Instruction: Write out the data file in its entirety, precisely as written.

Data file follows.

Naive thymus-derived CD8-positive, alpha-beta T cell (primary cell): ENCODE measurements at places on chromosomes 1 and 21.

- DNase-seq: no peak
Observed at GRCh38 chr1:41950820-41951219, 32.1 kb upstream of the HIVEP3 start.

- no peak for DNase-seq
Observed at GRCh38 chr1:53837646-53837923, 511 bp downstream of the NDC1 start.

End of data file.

Naive thymus-derived CD8-positive, alpha-beta T cell (primary cell): ENCODE measurements at places on chromosomes 1 and 21.

- DNase-seq: no peak
Observed at GRCh38 chr1:41950820-41951219, 32.1 kb upstream of the HIVEP3 start.

- no peak for DNase-seq
Observed at GRCh38 chr1:53837646-53837923, 511 bp downstream of the NDC1 start.